Joel Dolisy Solar Winds

Commentary

Three steps the Army can take toward multinational force interoperability

FMTV communications node NIE 14.2

An FMTV served as a communications node during this year’s Bold Quest exercise.


Never has the need been greater. Around the globe, the United States is and must work in tandem with strategic global partners to ensure the safety of our country and of our world. But doing so is no simple feat, and requires collaborative communications and modernized networks that allow our forces to work in lock-step with our allies.

Easier said than done, especially when you consider that our NATO partners may be working with communications systems 10 to 15 years older than our own. Some are using virtual “hand-me-down” equipment with big performance issues that can directly impact their ability to collaborate with other countries, including the United States.

The U.S. Army’s Multinational Force Interoperability plan is built to circumvent such challenges. The plan’s goal is straightforward: for U.S. forces to mitigate risks through better force management and increased military-to-military interoperability with allies and foreign partners. However, each country may have different technologies and protocols surrounding their networks – and that’s making things even more challenging.

Not a question of if, but when

The headlines of late are plastered with terror threats and the question of security, not just here at home, but on the global stage. This has dramatically increased the need for us to align with our allies, and to be ready for what lies ahead. To do so, communications amongst us all is paramount.

Maj. Gen. Bruce Crawford, commander of Army Communications-Electronics Command, has said that our direction depends on multinational interoperability, yet we are, at present, unprepared for that type of connectivity. Earlier this year, Crawford remarked “our entire strategy of regionally aligned forces and rotational forces depends on our ability to be interoperable from a multinational perspective. Yet if you’re in a division today and you’ve got a coalition interoperability issue … where do you take that?”
The effort must start in the only place we can truly control: our own networks.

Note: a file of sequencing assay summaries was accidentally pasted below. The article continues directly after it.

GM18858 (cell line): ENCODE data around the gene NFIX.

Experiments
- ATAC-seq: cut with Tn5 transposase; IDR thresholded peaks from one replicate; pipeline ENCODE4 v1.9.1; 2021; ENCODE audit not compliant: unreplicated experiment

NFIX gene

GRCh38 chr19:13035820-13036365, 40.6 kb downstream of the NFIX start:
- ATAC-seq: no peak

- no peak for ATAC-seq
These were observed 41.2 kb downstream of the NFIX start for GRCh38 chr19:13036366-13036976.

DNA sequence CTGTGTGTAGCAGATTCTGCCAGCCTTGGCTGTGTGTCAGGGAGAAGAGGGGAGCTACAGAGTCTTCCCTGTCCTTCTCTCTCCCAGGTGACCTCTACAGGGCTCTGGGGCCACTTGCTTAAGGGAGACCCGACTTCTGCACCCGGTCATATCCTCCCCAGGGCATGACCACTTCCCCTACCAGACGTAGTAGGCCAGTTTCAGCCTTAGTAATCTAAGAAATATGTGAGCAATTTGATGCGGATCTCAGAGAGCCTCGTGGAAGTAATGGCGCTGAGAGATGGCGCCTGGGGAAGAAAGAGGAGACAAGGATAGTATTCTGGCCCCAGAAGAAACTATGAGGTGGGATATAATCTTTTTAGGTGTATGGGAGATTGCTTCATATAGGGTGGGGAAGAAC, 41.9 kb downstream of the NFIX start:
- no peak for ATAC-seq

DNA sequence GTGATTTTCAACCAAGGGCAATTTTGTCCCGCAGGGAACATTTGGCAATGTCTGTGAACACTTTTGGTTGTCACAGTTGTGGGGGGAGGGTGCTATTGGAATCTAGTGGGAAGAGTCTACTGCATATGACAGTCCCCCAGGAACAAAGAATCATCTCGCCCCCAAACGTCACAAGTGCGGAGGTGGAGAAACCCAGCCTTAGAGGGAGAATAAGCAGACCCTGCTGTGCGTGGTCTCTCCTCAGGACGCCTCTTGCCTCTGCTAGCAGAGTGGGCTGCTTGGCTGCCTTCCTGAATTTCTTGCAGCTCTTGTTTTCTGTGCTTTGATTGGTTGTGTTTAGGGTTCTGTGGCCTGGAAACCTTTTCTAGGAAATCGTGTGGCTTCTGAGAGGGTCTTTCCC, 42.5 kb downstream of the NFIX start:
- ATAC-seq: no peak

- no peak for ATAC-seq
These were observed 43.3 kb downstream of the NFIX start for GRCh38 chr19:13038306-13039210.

Modernization at home, and around the world

Achieving interoperability among global forces is no small feat, and requires a multi-pronged approach. Because in most instances our allies lack modernized equipment and are years behind the U.S. systems, performance issues abound. Antiquated, slow systems can present huge challenges and directly impact the United States’ efforts toward maintaining effective collaboration.

Defense Department IT administrators may not be able to control how or when allied countries modernize their own networks. The best our country can do is to tackle the issue at home by creating modern and secure networks that can alleviate many of the issues that our allies’ systems may present. Here are three key steps.

• First, there needs to be network performance monitoring in place. There must be a system for identification of bottlenecks with antiquated technology, as these become truly time-consuming for IT personnel. A networking performance monitoring system will enable a quickened identification of the issue for a more timely resolution of the problem.

• Second, security must be taken into account. The need for interoperable communications with our allies carries a potential security risk. Security and event management software is an essential component to ensure that resources are shared and that any suspicious behavior triggers the needed management actions.

• Finally, troubleshooting.  Alert generation and notification is a must if our forces are to circumvent communications issues in a timely fashion. Trouble-shooting is key, not just on the U.S. side, but also on the side of our NATO partners. Network trouble-shooting will enable a real, collaborative full picture to ensure that issues are identified and lags in communication resolved.

Other countries are, of course, working hard to modernize their own networks using similar technologies. For example, the British military is heavily investing in automated information management and collaboration systems through its ARRC C2IS initiative. And many countries, including Australia, Canada, France, and others, have worked with the U.S. military on so-called “Bold Quest” exercises designed to evaluate new technologies and test their interoperability and overall in-theater effectiveness.

One world, one network

To use a cliché, we’re all in this together. Different countries understand the heightened need for communications interoperability, and an international dialog is underway to make that a reality. We’re still far from the ultimate goal of “one world, one network.” But we’ve started building toward that future by eschewing legacy IT systems and implementing automated monitoring and security systems that can help bridge the gap between the DOD’s network and our allies’ systems.

About the Author

Joel Dolisy is the CIO at SolarWinds.

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